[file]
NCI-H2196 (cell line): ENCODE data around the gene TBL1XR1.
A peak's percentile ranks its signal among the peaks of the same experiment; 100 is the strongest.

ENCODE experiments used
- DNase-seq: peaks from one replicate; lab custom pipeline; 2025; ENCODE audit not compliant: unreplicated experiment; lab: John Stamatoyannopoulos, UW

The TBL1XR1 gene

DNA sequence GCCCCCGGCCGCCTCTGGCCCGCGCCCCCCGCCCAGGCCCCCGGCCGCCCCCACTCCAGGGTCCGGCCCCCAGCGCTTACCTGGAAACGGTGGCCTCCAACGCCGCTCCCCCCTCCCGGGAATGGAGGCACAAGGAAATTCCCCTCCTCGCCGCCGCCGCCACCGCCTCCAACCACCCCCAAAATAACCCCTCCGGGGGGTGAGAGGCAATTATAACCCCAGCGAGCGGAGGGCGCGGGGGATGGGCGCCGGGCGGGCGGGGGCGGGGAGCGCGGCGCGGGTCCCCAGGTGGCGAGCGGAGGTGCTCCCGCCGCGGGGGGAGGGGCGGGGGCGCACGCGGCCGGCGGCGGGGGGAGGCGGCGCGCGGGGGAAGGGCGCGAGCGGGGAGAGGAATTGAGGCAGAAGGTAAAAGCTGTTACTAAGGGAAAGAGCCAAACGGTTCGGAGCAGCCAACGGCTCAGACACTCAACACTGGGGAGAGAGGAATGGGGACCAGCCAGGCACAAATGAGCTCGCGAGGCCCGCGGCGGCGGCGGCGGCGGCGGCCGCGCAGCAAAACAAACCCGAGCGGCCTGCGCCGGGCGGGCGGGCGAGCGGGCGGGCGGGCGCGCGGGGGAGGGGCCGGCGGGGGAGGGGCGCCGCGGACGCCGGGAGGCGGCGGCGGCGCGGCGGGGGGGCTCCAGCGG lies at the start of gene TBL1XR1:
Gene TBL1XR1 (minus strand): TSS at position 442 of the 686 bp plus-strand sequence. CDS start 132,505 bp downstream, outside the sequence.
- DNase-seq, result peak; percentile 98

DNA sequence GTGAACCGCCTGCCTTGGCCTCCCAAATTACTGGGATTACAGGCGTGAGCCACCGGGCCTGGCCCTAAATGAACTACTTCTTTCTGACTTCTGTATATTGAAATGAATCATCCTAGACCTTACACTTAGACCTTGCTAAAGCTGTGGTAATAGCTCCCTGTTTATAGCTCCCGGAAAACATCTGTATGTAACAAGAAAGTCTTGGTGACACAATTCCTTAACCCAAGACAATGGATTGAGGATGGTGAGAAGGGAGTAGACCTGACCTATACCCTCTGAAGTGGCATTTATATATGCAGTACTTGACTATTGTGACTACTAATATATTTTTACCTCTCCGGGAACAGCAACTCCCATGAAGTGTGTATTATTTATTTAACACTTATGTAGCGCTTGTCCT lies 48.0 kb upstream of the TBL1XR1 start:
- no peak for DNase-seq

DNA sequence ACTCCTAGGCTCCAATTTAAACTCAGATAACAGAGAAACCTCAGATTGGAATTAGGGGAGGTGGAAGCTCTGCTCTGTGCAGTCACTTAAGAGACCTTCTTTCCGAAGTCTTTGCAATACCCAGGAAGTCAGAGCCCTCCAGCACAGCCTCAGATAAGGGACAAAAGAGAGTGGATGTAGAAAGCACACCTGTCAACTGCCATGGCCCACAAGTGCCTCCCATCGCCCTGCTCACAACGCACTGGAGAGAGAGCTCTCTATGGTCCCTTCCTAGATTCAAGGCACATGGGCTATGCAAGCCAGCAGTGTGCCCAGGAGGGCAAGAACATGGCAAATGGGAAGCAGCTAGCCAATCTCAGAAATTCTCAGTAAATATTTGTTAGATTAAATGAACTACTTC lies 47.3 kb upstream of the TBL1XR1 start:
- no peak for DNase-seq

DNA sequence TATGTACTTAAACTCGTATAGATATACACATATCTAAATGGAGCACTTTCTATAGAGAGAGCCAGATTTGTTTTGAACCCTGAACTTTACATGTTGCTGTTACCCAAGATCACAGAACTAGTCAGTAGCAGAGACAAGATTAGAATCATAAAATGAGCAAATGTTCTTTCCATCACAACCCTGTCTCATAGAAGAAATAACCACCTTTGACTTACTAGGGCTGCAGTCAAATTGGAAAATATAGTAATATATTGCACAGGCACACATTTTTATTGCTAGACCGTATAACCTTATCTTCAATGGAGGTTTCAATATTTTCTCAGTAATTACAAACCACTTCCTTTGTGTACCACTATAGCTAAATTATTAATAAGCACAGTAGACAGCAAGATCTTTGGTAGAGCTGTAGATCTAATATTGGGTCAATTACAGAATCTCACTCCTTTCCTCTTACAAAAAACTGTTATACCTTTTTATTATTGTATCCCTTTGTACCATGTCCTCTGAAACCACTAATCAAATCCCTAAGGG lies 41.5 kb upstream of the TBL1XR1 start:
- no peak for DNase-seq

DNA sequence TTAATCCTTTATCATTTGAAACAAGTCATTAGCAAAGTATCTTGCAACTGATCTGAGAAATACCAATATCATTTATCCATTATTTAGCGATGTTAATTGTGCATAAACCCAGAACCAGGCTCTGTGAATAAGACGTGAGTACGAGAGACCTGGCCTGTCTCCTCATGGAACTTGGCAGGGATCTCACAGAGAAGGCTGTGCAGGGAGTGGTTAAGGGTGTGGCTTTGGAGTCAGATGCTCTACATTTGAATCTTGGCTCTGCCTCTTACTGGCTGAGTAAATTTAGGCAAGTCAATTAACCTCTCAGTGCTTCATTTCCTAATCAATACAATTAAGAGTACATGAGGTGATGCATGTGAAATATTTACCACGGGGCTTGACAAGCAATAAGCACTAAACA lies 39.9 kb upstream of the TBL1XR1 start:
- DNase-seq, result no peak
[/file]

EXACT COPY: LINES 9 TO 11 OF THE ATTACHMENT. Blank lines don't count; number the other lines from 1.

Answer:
DNA sequence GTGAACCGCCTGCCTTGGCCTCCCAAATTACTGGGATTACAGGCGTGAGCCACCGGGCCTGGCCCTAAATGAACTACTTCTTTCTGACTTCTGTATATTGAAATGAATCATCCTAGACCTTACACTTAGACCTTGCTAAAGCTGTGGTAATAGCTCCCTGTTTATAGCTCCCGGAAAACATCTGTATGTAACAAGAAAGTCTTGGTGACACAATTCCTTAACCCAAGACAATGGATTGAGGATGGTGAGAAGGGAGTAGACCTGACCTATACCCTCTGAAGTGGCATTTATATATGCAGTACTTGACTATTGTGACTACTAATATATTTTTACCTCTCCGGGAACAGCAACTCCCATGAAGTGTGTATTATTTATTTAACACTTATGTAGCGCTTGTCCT lies 48.0 kb upstream of the TBL1XR1 start:
- no peak for DNase-seq

DNA sequence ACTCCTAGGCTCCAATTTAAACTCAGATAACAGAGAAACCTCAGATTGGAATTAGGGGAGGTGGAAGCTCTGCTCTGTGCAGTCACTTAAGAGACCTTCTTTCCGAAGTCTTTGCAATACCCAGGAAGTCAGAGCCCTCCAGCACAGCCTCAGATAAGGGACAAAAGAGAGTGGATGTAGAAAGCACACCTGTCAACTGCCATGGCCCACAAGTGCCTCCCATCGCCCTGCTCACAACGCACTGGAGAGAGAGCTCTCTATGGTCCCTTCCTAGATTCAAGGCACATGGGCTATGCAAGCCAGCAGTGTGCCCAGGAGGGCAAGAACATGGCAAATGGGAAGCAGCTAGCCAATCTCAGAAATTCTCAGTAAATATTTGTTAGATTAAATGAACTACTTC lies 47.3 kb upstream of the TBL1XR1 start: